Understanding nonlinear wave-particle interactions in Earth’s radiation belts to improve space weather modelling.
NERC GW4+ DTP PhD studentship for 2022 Entry, PhD in Mathematics. University of Exeter, Exeter, UK.
Lead Supervisor: Dr Oliver Allanson, University of Exeter, Mathematics, Environmental Maths & CGAFD.
Additional Supervisors: Dr Nigel Meredith, British Antarctic Survey, Space Weather & Atmosphere Team
Full information on the project and the application details are here: https://www.exeter.ac.uk/study/funding/award/?id=4253
About the PhD opportunity
This project is one of a number that are in competition for funding from the NERC Great Western Four+ Doctoral Training Partnership (GW4+ DTP). The GW4+ DTP consists of the Great Western Four alliance of the University of Bath, University of Bristol, Cardiff University and the University of Exeter plus five Research Organisation partners: British Antarctic Survey, British Geological Survey, Centre for Ecology and Hydrology, the Natural History Museum and Plymouth Marine Laboratory. The partnership aims to provide a broad training in earth and environmental sciences, designed to train tomorrow’s leaders in earth and environmental science. For further details about the programme please see http://nercgw4plus.ac.uk/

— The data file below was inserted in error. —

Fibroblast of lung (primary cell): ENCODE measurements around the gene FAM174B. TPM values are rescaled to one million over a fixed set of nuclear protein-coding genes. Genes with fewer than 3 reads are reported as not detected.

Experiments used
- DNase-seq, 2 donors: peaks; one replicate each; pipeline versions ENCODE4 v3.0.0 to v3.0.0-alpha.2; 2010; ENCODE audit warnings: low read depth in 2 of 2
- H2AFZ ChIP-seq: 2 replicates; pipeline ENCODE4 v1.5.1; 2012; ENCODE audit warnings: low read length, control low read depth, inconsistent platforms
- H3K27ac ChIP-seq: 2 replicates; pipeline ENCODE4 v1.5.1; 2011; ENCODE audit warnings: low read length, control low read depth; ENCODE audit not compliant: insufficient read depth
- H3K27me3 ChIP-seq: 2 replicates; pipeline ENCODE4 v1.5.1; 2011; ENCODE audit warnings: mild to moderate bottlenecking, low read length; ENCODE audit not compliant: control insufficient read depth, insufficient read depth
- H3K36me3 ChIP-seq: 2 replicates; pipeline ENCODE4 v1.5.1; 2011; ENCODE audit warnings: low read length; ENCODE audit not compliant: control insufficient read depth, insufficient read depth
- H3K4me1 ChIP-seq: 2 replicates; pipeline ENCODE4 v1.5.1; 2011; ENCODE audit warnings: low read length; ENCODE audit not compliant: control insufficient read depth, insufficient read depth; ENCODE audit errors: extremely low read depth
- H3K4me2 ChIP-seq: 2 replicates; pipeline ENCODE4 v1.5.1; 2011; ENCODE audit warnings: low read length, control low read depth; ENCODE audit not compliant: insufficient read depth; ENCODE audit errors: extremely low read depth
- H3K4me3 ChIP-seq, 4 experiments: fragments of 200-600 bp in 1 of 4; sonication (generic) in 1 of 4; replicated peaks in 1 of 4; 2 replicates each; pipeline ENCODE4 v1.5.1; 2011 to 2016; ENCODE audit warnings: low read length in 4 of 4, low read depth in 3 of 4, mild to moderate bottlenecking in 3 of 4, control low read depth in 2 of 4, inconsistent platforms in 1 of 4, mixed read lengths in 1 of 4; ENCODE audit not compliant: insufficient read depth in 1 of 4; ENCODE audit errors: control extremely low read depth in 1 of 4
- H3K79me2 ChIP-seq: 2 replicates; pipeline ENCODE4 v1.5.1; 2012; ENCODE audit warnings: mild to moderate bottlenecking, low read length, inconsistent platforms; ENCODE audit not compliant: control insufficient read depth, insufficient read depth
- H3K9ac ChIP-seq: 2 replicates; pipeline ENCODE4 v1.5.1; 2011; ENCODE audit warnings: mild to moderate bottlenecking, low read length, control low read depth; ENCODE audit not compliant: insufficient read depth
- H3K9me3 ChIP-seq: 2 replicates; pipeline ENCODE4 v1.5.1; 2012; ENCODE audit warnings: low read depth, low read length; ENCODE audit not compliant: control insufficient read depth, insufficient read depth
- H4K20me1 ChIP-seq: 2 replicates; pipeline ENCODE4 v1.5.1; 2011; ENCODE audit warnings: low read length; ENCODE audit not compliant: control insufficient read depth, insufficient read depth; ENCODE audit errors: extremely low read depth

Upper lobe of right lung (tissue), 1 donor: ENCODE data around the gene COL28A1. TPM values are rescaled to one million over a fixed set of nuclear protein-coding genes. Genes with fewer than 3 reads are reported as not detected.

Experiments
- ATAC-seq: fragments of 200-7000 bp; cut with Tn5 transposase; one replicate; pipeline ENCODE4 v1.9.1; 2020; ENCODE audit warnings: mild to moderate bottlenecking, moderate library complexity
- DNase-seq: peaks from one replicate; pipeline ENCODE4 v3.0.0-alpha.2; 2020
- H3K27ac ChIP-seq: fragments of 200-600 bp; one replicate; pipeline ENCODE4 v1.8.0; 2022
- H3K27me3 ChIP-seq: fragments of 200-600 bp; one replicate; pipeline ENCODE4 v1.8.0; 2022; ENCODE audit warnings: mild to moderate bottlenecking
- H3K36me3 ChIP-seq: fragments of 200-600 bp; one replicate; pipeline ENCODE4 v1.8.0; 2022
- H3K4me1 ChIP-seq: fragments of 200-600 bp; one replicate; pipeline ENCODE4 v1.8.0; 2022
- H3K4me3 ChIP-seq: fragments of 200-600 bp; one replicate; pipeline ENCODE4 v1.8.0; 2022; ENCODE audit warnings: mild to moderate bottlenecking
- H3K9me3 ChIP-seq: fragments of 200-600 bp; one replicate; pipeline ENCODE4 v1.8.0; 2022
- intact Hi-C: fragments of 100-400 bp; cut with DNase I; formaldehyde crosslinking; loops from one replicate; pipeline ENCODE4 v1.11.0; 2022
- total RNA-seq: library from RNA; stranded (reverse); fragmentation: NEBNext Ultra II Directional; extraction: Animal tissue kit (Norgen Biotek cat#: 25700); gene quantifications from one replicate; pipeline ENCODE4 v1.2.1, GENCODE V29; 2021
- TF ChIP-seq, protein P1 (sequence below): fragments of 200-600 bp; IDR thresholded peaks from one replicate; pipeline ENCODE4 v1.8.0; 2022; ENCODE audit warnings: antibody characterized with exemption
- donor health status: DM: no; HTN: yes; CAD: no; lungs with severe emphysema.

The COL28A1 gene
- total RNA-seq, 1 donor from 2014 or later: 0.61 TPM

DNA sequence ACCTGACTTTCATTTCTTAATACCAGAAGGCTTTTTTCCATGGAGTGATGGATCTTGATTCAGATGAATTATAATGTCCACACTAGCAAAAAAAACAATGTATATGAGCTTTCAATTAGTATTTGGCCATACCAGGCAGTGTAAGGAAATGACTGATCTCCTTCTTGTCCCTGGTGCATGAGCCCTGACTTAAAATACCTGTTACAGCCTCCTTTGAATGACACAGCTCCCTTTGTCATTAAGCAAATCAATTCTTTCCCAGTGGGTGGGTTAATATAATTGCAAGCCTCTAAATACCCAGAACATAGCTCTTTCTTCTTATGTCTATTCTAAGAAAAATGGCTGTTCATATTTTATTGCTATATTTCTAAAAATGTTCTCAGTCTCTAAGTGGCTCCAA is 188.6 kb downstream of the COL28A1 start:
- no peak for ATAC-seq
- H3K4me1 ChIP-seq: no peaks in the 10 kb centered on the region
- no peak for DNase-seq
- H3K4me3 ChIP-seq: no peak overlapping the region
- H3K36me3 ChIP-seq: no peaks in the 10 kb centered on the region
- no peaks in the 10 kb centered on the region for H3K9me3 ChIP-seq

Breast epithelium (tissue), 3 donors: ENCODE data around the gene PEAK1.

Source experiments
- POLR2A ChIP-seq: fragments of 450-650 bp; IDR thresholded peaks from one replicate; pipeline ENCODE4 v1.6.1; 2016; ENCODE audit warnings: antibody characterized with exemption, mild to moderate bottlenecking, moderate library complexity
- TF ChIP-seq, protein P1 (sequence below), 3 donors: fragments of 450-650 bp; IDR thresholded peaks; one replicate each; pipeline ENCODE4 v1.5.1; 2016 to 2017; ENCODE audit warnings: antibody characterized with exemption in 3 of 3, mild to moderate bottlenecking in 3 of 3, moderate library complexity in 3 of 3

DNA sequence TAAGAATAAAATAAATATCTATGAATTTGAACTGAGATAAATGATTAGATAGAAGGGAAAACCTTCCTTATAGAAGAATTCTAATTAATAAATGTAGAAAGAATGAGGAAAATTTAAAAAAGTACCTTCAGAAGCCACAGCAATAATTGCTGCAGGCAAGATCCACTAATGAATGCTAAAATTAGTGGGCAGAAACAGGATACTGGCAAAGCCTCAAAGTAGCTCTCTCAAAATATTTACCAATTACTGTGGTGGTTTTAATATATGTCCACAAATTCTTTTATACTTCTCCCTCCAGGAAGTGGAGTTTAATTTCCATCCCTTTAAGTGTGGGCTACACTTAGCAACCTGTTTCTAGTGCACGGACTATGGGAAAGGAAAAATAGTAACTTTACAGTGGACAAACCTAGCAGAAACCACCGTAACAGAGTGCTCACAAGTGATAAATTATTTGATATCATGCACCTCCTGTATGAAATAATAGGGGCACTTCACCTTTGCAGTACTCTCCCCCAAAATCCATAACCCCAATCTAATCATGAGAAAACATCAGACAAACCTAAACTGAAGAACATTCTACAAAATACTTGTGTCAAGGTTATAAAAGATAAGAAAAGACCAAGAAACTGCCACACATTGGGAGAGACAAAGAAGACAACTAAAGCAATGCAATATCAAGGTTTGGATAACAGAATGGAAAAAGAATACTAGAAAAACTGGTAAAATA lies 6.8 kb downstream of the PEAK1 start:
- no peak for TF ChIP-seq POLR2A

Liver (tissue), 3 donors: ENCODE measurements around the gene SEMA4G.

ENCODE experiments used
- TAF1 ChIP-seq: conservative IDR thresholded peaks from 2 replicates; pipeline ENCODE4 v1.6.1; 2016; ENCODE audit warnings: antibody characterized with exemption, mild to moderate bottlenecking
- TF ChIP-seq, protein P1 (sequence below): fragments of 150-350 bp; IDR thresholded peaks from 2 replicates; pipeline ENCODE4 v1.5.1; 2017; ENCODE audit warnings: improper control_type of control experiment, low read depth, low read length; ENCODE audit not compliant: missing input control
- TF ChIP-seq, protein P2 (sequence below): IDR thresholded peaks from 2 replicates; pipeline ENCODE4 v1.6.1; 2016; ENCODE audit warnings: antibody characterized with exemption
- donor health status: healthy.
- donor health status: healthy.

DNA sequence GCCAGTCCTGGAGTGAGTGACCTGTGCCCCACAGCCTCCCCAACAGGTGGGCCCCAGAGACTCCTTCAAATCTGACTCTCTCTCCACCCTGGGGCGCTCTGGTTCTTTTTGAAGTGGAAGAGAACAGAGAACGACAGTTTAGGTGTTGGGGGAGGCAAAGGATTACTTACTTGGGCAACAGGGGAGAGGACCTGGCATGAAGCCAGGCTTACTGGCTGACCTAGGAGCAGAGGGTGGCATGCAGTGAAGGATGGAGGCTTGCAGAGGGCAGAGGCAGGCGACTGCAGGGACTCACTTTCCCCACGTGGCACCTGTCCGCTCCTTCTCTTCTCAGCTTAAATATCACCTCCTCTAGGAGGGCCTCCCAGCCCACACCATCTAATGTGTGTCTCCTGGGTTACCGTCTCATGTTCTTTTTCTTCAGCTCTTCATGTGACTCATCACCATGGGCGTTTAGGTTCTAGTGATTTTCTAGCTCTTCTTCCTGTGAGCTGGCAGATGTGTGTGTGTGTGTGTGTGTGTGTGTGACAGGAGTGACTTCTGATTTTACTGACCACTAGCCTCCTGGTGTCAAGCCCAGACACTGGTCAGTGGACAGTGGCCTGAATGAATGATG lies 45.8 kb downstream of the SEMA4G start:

For eligible successful applicants, the studentships comprises:
- A stipend for 3.5 years (currently £15,609 p.a. for 2022/23) in line with UK Research and Innovation rates
- Payment of university tuition fees
- A research budget of £11,000 for international conference, lab, field and research expenses
- A training budget of £3,250 for specialist training courses and expenses
About the project
The Earth’s Outer Radiation Belt is a region of near-Earth space containing high-energy charged particles that are trapped by the geomagnetic field. Whilst we know that the radiation belt environment is ultimately driven by the solar wind, it is very challenging to model these particle populations.
The myriad socio-economic risks posed by space weather effects are reflected through its inclusion in the UK Cabinet Office National Risk Register for Civil Emergencies. Accurate modelling and prediction is essential for safeguarding the operational satellites in orbit that underpin modern society – placing a growing reliance on forecasts such as those based on the world-leading model developed at the British Antarctic Survey. This model is now being incorporated into the UK MET Office Space Weather Forecasting Suite – one of 3 space weather prediction centres worldwide. Existing radiation belt modelling and forecasting capabilities rely upon techniques that treat electromagnetic waves determining the electron dynamics as having very small amplitudes. However, recent satellite datasets have demonstrated the prevalence of large amplitude (aka ‘nonlinear’) electromagnetic waves. Understanding the impact of nonlinear waves on space weather modelling is one of the biggest international challenges in radiation belt science today.